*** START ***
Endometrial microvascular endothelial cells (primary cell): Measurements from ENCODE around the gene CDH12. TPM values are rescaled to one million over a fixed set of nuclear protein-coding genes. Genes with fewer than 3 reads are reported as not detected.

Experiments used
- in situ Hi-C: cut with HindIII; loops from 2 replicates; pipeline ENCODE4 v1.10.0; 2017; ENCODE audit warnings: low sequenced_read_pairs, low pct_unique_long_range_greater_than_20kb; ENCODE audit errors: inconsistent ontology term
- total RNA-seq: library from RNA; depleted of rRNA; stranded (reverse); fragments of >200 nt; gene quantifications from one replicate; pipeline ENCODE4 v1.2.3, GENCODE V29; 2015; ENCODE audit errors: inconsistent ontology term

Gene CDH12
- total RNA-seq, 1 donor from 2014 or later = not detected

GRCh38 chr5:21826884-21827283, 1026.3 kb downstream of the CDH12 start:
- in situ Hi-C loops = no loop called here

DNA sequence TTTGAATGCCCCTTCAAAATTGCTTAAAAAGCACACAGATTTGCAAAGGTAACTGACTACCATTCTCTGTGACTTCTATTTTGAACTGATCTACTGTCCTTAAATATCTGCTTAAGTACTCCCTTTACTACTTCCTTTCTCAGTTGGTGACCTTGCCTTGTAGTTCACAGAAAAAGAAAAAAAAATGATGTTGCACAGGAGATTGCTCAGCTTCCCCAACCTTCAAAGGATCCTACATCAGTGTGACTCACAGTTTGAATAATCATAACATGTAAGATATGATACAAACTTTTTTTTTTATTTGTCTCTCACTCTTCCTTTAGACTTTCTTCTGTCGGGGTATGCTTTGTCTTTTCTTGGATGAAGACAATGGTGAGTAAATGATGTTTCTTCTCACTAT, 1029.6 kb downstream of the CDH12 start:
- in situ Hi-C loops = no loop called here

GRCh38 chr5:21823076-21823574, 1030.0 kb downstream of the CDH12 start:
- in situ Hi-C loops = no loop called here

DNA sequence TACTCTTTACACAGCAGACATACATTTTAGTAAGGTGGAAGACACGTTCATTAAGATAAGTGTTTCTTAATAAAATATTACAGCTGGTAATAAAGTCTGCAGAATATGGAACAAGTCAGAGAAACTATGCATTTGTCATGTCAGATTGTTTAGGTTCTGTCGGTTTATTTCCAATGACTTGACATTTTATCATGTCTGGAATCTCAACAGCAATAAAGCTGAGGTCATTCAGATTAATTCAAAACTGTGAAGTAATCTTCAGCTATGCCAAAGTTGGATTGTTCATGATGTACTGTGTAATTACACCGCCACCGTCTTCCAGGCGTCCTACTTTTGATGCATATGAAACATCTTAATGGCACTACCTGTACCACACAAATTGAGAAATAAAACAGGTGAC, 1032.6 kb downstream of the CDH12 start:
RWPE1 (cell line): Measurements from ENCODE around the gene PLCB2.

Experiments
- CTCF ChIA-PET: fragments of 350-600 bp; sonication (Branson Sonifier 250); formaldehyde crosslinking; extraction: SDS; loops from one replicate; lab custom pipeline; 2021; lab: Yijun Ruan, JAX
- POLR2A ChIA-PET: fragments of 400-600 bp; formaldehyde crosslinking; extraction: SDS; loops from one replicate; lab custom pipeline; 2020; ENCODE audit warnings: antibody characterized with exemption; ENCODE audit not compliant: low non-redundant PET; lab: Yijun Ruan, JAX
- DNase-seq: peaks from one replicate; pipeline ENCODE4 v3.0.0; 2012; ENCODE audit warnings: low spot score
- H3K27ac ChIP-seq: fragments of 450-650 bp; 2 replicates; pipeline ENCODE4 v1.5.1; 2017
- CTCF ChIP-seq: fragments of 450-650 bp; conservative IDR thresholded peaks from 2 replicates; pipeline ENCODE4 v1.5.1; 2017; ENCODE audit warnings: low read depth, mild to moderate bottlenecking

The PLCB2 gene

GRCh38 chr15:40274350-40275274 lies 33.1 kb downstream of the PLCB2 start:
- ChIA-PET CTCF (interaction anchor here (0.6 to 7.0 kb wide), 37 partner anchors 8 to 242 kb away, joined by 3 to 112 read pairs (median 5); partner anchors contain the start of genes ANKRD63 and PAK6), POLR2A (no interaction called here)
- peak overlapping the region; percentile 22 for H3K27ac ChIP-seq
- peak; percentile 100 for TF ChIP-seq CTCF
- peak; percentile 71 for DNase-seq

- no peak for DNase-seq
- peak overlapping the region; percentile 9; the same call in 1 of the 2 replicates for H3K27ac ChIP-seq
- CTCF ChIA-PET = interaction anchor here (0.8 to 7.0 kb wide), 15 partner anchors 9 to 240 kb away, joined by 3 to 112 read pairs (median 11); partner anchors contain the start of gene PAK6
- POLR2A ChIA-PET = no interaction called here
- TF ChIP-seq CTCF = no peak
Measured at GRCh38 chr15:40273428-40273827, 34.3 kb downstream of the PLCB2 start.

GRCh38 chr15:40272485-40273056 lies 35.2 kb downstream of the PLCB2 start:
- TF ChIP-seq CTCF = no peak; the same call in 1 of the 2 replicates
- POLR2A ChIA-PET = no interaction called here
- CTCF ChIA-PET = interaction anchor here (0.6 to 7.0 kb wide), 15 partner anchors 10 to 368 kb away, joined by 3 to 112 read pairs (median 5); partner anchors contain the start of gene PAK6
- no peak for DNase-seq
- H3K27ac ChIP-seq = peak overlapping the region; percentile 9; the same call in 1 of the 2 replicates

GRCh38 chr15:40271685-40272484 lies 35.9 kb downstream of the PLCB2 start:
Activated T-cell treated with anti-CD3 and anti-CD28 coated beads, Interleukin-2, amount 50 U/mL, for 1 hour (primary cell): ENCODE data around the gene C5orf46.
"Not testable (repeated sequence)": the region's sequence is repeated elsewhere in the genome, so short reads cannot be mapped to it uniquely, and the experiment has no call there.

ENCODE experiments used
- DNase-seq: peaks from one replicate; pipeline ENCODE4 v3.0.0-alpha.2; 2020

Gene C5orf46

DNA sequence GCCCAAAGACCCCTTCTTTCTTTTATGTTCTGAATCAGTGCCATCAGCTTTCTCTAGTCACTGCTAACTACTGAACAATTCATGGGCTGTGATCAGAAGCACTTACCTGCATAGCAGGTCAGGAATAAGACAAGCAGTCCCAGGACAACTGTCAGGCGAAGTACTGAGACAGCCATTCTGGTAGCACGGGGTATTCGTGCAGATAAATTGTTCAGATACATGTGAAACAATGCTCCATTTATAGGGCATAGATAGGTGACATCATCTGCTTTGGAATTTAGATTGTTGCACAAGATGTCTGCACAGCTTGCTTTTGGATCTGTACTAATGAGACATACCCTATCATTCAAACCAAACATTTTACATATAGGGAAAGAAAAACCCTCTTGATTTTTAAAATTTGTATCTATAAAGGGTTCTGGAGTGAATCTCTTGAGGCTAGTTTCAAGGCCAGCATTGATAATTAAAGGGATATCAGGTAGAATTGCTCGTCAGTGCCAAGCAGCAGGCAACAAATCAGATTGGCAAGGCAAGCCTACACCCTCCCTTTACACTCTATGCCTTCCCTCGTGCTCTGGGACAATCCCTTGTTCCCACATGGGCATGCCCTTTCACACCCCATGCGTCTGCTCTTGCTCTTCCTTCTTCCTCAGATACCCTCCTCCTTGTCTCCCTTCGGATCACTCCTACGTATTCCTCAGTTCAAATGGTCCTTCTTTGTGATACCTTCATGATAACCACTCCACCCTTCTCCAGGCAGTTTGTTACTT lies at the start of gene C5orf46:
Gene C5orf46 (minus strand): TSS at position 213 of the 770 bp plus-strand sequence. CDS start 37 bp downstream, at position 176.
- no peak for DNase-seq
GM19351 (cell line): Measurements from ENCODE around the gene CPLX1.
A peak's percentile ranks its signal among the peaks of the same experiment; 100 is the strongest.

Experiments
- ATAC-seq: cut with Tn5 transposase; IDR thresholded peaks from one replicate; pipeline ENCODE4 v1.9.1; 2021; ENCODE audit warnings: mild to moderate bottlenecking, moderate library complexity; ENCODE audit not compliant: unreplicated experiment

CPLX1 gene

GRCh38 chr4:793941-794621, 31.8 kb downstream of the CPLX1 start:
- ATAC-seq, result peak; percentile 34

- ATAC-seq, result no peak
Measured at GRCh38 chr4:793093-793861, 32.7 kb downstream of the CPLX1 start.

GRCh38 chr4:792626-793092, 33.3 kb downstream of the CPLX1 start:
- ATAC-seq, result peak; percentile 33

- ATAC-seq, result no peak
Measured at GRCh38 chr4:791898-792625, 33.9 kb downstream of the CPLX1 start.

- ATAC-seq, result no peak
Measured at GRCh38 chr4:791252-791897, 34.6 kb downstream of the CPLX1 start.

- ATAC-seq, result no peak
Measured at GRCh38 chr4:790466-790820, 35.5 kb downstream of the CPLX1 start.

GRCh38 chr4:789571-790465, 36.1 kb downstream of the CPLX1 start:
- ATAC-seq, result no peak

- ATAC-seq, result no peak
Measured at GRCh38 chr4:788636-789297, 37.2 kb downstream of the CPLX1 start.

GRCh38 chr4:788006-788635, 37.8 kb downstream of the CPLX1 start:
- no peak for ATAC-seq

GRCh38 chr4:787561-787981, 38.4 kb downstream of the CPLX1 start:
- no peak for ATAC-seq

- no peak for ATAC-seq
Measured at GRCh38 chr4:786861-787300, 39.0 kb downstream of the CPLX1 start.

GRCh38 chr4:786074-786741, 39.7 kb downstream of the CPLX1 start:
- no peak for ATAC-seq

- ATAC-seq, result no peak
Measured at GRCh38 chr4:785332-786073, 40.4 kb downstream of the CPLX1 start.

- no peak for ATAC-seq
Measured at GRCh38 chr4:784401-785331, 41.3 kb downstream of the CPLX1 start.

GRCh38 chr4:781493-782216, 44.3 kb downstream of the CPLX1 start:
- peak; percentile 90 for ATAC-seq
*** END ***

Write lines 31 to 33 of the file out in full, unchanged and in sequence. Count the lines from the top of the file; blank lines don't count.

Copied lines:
- TF ChIP-seq CTCF = no peak
Measured at GRCh38 chr15:40273428-40273827, 34.3 kb downstream of the PLCB2 start.

GRCh38 chr15:40272485-40273056 lies 35.2 kb downstream of the PLCB2 start: